Sunday, October 16, 2011

Youth Sports: Pre-Game Speech

What does your coach do before a big game, a game your team is not suppose to win? Is he (or she) working himself up into a frenzy yelling at the kids because he's nervous or is he (or she) Zen-like calm a la famed NBA basketball coach Phil Jackson?

Yesterday, before the soccer game against the undefeated #1 team in the TPL (The Premiere League - a league made up of some of the very best teams from Ohio, Indiana and Kentucky), the coach of our team strayed from the norm. Instead of bringing the warm-ups to a fever pitch fifteen minutes before the game, he chose to sit the girls on the field in front of the goal for a quiet chat.

When he called the team over, I had been warming up the goalie, my daughter CC. The warm-ups were not going particularly well because CC was having trouble getting a good grip on the cold slick ball.  Quite a few balls were slipping through her hands.

Her eyes told me the story, "how can this be happening before this game of all games?" She knew she was going to be tested by one of the best teams in the league. I also think that CC was a bit nervous too because one of her AAU basketball teammates was the star of the other team.

When the coach called us over, CC didn't want to go. She wanted desperately to work through her pre-game issues, but I signaled her over to the coach for the pre-game speech.

Max Effort - Amazing Save - tipped over goal
"Girls" he said, "we have nothing to lose today. We are playing the best team in the league. They are undefeated. They are suppose to beat us and they just might. We are going to play our game. We are going to play smart. We are going to play our possession game. We are not going to let them intimidate us or take us out of our game plan. We are going to make mistakes, mistakes that might lead to goals but we are not going to hang our heads down if we do. We are still in school. Still learning. If we make a mistake and they score, we are going to get back up and bring it at them again. We are going to keep working on what we have been working on for the last 5 weeks, possession, possession, possession.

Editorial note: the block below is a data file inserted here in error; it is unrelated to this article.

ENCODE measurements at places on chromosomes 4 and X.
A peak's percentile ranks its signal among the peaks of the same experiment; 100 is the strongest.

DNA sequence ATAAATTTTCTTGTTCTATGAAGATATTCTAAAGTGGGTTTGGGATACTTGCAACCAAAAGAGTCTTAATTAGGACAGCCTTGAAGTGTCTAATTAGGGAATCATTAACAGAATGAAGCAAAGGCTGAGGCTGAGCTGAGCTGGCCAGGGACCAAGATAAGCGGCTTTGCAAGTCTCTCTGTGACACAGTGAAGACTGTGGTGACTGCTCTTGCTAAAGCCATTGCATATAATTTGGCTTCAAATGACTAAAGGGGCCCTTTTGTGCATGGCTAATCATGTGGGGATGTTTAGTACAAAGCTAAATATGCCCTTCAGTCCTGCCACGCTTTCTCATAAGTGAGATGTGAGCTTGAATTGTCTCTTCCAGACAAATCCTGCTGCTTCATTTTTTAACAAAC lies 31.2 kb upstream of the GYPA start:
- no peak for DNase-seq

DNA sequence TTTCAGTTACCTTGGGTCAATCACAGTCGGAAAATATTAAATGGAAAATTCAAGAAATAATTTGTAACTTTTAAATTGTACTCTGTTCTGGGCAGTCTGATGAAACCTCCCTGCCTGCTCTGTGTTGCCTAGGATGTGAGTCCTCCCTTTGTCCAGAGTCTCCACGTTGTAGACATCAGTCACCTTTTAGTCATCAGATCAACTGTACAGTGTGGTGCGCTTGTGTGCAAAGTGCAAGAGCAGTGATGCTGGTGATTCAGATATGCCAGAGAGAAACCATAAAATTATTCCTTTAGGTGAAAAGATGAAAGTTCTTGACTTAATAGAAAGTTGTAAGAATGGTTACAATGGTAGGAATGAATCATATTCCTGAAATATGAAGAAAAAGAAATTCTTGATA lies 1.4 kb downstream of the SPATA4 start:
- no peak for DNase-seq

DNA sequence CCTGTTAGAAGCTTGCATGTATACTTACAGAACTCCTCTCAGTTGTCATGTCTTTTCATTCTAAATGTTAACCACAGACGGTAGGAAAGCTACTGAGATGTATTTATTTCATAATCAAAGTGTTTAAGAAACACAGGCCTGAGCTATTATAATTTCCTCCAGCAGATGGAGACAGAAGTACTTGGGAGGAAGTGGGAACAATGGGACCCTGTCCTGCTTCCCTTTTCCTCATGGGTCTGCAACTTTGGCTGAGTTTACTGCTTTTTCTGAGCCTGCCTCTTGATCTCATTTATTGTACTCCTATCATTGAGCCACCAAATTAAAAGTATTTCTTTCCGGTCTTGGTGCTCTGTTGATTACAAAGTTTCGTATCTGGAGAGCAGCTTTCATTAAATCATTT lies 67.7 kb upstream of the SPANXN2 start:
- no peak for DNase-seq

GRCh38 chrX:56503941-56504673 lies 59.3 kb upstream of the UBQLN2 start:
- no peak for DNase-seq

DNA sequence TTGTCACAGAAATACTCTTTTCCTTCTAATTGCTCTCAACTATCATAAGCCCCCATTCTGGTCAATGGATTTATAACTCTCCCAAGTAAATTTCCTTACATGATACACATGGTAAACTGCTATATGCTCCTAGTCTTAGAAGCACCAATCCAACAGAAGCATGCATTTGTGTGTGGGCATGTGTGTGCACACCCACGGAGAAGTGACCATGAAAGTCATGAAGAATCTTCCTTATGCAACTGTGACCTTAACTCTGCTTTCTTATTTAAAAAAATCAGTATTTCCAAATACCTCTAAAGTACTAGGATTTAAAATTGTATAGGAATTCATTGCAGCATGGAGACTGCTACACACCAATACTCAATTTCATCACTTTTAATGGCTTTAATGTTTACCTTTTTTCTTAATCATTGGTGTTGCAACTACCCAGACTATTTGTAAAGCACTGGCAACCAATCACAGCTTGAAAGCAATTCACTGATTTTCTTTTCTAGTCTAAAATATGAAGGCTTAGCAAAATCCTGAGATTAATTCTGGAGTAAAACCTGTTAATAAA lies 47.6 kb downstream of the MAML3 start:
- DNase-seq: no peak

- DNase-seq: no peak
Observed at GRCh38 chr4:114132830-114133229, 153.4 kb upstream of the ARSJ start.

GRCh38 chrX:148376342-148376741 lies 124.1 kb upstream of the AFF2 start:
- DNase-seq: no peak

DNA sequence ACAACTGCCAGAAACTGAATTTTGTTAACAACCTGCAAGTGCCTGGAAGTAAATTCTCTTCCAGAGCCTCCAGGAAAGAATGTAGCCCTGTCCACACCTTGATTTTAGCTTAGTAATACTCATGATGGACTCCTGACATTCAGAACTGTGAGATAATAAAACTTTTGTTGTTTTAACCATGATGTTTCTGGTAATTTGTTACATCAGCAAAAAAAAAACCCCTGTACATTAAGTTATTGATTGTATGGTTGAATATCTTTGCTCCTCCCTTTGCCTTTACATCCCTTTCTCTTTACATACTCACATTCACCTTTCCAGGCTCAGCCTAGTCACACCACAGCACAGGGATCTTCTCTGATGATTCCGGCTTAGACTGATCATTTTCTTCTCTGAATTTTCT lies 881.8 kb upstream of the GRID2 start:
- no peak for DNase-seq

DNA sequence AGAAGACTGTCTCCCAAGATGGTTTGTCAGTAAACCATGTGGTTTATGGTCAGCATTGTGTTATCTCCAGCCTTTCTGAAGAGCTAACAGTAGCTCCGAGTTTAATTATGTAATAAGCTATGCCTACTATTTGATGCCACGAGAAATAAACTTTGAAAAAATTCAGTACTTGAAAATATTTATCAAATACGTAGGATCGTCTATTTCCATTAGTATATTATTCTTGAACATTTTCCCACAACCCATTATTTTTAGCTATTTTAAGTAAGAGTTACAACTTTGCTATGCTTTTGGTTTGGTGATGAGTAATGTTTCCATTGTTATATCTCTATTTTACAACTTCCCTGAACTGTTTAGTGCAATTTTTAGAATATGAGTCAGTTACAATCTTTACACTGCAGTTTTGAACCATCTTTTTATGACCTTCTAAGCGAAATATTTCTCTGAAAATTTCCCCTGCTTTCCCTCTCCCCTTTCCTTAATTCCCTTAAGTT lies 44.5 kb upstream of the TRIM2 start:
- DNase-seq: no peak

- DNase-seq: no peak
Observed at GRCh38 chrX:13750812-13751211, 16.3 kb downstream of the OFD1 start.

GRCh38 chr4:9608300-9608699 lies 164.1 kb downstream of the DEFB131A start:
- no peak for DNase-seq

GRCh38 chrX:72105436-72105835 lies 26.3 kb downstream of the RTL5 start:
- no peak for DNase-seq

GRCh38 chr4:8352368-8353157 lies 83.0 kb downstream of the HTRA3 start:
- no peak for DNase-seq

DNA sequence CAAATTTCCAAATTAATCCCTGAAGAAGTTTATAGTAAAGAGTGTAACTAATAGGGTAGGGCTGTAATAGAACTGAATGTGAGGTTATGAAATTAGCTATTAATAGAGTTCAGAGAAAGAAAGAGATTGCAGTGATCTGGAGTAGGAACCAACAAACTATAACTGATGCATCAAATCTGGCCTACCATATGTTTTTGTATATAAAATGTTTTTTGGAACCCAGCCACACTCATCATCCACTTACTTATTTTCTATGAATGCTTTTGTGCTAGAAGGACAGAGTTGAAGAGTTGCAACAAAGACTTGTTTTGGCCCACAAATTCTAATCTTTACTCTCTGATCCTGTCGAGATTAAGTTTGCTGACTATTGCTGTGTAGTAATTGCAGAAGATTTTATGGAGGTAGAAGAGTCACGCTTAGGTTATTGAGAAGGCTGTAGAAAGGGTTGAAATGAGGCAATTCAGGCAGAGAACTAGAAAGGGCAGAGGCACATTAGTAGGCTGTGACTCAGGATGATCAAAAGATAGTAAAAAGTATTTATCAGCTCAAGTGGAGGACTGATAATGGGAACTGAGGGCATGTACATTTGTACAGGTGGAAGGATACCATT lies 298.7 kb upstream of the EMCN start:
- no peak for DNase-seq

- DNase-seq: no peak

That team just lost in the finals of the State Cup in a PK shoot out. A loss that is going to remind them of our win against them in the last State Cup when we won on PKs. They're going to be upset, so they're going to want to win this game badly. They might win, but if they win we are going to make them earn it. Let's limit the mistakes. Let's leave it all on the field by giving max effort. Give max effort and if you get tired, raise your hand and we will get you a quick rest. Let's make them earn it."

The speech reminded me of the Coaching Alliance Double-Goal Coach course I took this summer before the AAU Basketball National Championships. Specifically, the section of the course called ELM. The E stands for Effort. The L for Learning and the M for bouncing back from Mistakes.

The Main Point

Goal 1 off of a mistake
Just like win-at-all-cost coaches, Double-Goal coaches want to win on the field, but Double-Goal coaches strive for mastery (getting better) rather than focusing on winning. Winning is a result of mastery of the game.

Goal 2 own goal
CC's team didn't win, they lost 2-1. They got down 2-0 before the half. The first goal was the result of a mistake. A poor clearing pass hit the back of one of our midfielders and rebounded in front of an opportunistic striker from the other team who rocketed the ball into the upper righthand corner of the net before CC could even see it. The other goal was an "own goal" off a corner kick. CC was tracking the ball across the goal, but the ball hit one of our defenders in the shoulder and deflected in the opposite direction.

But CC and her team made the undefeated #1 team earn it. In fact, CC's team shut down the powerful first place team and scored once to win the second half 1-0.

The team gave max E (effort) and bounced back for a few Ms (mistakes). They gave the #1 undefeated team a scare because they concentrated on working on what the team has been L (learning), possession.




1 of 3 great second half saves

1 of 3 great second half saves 
1 of 3 great second half saves 







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